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TV on DVD is the Perfect Fit for Viewers' Hectic Lifestyles

17 Jun, 2004 By: Thomas K. Arnold

The TV on DVD phenomenon, studio leaders concede, caught them by surprise. “Complete season” sets of contemporary as well as classic series continue to be released at a frenetic clip.

The latest studio speed racer to enter the fray: Universal Studios Home Video, hungrily eyeing all the opportunities for programming made possible by its studio parent's recent acquisition by NBC.

Indies, too, are stepping up their efforts in the game, with Image Entertainment preparing a lavish new high-definition package of the entire “The Twilight Zone” series — “complete season” boxed sets are slated to roll out beginning Dec. 28 — and First Look Entertainment dipping its artsy toes in the TV arena with “Unsolved Mysteries.”

The other day, as I was talking to a friend about the upcoming second-annual TV DVD conference (shameless plug alert: it's set for Oct. 19 at the Wyndham Bel Age in West Hollywood), he asked me what I considered to be a surprising question: “How long will it last?”

I told him what I'm going to tell you: This is not one of your flavor-of-the-week trends, but a vital new industry capable of not only regenerating itself, but also of changing the way consumers watch TV.

Let me explain both points together, because they really are interrelated. We're never going to reach the point where the market is saturated with TV product, simply because each year there's a new season. Classic TV series sell OK, but the really big sales numbers come from top-rated contemporary programs like “C.S.I.” and “The Sopranos” that are still going strong on the tube. Shortly after a season ends, it winds up in a DVD package — and there are plenty of fans, me included, who have never seen a single episode on broadcast or cable TV. We like to watch our favorite series on DVD, when, where and how long we choose. Maybe the timing isn't convenient, maybe we suffer from adult ADD and can't stand wasting our time watching commercials — in any event, we follow each show as rabidly as regular viewers, just on DVD, one or two steps behind. When a new DVD season comes out, we're glued to our screens just as religiously as our TV-watching counterparts are when the fall TV season starts. And when it's over, we're just as impatient for the next season to come our way.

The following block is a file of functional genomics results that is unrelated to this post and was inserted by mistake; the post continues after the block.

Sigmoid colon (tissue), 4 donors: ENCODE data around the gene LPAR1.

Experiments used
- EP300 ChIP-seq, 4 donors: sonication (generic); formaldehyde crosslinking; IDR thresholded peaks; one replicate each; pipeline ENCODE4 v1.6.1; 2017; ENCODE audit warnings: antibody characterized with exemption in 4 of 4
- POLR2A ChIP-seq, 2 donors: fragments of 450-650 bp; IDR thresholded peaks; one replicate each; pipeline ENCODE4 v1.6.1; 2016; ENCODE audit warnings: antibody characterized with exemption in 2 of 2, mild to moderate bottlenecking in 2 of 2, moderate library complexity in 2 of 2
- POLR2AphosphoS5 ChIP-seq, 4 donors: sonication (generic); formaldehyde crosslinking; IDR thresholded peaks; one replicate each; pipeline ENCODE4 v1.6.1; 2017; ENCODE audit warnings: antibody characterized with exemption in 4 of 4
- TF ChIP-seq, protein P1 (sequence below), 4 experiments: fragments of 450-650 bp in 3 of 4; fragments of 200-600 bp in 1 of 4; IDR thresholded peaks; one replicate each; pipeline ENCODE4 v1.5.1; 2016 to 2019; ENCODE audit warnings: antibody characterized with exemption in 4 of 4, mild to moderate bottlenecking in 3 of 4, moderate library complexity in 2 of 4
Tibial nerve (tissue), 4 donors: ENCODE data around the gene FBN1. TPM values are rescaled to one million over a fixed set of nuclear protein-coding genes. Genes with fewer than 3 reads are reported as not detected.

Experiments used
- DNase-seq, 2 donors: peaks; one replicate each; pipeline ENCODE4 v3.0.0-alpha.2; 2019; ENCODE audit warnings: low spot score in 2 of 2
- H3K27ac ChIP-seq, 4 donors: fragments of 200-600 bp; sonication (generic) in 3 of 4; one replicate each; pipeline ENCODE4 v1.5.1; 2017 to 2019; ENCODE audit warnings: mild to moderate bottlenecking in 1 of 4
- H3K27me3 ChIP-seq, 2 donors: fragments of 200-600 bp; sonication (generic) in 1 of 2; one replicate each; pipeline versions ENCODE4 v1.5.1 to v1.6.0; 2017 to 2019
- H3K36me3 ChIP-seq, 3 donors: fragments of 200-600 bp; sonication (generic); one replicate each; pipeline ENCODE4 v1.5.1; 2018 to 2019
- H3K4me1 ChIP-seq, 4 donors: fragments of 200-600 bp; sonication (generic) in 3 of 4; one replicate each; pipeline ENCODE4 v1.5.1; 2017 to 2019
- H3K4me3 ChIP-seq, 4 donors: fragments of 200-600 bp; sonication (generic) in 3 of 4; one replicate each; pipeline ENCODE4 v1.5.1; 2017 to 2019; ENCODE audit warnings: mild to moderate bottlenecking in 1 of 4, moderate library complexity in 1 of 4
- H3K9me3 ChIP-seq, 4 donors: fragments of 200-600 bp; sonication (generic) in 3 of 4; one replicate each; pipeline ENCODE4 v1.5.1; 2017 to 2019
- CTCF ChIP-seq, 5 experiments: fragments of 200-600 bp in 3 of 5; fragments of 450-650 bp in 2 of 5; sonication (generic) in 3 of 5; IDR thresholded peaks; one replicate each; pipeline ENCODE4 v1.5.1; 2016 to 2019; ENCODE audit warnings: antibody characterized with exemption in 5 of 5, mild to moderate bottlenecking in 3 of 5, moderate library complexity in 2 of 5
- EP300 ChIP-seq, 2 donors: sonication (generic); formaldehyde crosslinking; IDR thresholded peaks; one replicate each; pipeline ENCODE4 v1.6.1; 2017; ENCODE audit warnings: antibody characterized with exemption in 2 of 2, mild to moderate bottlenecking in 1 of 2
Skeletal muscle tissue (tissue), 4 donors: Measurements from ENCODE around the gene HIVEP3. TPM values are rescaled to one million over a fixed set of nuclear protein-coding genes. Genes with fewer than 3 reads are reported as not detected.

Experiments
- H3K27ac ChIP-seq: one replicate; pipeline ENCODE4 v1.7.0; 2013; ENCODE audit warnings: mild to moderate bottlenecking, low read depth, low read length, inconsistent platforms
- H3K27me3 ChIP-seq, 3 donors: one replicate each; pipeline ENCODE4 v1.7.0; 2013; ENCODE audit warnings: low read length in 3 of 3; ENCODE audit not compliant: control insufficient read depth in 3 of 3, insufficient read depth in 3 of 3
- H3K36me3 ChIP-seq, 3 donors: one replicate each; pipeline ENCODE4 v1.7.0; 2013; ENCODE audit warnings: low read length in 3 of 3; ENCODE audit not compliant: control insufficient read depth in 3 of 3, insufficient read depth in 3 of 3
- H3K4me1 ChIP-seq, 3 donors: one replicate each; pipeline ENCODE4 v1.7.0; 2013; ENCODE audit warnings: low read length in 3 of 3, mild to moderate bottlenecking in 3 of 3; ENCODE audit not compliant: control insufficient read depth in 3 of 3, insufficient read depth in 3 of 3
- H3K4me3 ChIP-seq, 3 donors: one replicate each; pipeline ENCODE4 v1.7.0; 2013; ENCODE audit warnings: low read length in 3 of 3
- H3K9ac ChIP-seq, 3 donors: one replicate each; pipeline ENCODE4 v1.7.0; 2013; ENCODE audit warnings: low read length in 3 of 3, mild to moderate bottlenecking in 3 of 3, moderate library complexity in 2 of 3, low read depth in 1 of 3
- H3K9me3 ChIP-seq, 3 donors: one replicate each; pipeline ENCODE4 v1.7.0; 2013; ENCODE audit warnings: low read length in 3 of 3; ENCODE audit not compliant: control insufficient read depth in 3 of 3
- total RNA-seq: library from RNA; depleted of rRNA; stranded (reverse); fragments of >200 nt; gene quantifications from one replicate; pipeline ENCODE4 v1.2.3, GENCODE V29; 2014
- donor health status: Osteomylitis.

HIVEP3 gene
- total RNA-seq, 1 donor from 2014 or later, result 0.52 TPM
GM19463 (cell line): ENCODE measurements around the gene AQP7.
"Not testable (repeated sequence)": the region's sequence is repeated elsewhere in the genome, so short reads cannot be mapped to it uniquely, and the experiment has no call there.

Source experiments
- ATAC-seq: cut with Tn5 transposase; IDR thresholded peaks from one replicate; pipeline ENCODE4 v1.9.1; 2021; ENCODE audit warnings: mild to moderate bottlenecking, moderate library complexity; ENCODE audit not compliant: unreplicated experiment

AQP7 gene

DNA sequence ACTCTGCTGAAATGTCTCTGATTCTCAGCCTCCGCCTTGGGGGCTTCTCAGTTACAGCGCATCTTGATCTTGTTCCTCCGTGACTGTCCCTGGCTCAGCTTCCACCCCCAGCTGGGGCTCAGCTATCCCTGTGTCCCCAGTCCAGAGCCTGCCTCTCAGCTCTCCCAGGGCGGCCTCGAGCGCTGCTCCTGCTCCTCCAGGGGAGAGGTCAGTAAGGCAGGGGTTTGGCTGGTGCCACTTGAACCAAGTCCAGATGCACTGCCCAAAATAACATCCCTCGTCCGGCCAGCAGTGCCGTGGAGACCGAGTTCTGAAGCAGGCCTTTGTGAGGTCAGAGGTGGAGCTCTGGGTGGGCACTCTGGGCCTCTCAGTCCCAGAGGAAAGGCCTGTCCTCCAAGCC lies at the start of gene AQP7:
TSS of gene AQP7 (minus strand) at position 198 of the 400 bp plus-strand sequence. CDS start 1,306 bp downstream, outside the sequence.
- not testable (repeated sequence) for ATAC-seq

In the future, I only see people like me increasing in number. We Americans have become increasingly time-pressed. Our workloads haven't gotten any easier with the advent of cell phones and e-mail and PDAs — to the contrary, they've gotten harder. On top of that, we have children with full social calendars and aging parents who need attention as well. We can't be tied down to watching “Alias” every Sunday night at 8 p.m., and DVD lets us schedule the viewing time and brings the added benefit of no commercials.

We're already seeing minitrends develop in the still-burgeoning TV DVD market. Miniseries. Hallmark Hall of Fame specials. Old variety shows like Johnny Carson and Sonny & Cher, through a mail-order company called Respond2Entertainment.

Lately, a flurry of reality-TV shows have come out on DVD, including “Cops,” “Big Brother” and “Survivor.” To me, that's the ultimate salute: disposable TV is being archived, bought and collected.

What's next — DVDs of vintage TV commercials? Don't laugh. Already, smart programmers are including period TV spots and promos on DVD collections of classic TV shows. And since March, two suppliers, GoodTimes and Koch, have actually released compilation DVDs of commercials: World's Funniest and Cleverest Commercials from GoodTimes and Hit Celebrity TV Commercials from Koch.

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